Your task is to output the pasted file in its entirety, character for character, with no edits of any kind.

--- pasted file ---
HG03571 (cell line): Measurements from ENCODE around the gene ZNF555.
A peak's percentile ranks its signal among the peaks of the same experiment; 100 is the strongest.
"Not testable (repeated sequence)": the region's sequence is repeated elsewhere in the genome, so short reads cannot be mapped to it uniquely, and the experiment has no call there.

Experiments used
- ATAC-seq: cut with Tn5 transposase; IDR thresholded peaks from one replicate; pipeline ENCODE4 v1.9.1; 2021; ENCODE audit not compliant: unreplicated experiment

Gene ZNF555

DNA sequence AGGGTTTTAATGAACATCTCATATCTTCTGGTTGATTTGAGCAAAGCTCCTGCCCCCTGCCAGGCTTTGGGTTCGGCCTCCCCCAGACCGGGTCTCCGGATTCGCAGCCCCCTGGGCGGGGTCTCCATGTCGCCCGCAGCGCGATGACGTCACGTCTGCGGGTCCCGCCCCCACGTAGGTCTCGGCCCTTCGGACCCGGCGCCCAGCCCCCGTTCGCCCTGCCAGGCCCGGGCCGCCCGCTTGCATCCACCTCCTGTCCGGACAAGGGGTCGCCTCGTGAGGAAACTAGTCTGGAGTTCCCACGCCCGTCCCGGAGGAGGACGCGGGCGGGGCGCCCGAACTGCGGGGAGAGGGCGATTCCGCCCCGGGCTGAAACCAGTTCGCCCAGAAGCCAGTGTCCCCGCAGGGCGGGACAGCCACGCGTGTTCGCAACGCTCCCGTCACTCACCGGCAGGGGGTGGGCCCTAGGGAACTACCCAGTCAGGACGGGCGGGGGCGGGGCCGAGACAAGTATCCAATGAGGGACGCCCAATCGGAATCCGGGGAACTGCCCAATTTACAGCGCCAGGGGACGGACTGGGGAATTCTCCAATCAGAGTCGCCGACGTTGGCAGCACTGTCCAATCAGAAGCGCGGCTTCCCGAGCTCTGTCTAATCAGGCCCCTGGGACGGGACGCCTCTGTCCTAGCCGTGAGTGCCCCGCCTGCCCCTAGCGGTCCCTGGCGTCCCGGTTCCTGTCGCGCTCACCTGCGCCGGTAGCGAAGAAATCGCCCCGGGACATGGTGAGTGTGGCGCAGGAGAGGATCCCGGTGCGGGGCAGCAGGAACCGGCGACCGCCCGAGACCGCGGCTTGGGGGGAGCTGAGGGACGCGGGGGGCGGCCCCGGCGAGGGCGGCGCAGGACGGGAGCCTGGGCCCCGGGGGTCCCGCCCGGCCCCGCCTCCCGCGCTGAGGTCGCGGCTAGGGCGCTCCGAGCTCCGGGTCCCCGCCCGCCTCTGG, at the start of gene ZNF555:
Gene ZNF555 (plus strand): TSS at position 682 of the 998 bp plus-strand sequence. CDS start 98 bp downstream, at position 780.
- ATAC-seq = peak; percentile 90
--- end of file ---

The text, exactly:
HG03571 (cell line): Measurements from ENCODE around the gene ZNF555.
A peak's percentile ranks its signal among the peaks of the same experiment; 100 is the strongest.
"Not testable (repeated sequence)": the region's sequence is repeated elsewhere in the genome, so short reads cannot be mapped to it uniquely, and the experiment has no call there.

Experiments used
- ATAC-seq: cut with Tn5 transposase; IDR thresholded peaks from one replicate; pipeline ENCODE4 v1.9.1; 2021; ENCODE audit not compliant: unreplicated experiment

Gene ZNF555

DNA sequence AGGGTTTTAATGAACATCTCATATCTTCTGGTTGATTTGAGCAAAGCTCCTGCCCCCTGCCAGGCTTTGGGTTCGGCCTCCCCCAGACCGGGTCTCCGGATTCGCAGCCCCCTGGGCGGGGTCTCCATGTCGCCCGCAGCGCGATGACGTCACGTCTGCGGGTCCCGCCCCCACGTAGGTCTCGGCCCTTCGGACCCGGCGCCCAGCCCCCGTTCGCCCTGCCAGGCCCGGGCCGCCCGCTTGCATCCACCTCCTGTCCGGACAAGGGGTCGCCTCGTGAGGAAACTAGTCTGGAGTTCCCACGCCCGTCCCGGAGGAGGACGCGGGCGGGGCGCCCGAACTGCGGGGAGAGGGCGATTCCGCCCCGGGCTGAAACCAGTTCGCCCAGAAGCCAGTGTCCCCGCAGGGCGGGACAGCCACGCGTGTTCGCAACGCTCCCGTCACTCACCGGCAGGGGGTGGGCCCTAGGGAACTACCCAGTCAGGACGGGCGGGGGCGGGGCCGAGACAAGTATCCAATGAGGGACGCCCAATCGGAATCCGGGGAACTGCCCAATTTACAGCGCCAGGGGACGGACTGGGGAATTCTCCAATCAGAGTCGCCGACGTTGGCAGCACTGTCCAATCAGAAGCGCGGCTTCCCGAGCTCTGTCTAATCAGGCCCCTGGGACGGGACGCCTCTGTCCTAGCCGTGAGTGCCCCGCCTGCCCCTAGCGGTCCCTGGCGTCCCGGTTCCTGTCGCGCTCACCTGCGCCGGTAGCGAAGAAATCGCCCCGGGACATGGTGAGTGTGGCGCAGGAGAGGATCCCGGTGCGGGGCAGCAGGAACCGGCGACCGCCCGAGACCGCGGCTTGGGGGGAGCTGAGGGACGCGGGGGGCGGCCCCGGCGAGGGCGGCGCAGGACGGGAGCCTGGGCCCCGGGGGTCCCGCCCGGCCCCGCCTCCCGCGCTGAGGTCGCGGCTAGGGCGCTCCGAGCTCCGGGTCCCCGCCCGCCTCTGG, at the start of gene ZNF555:
Gene ZNF555 (plus strand): TSS at position 682 of the 998 bp plus-strand sequence. CDS start 98 bp downstream, at position 780.
- ATAC-seq = peak; percentile 90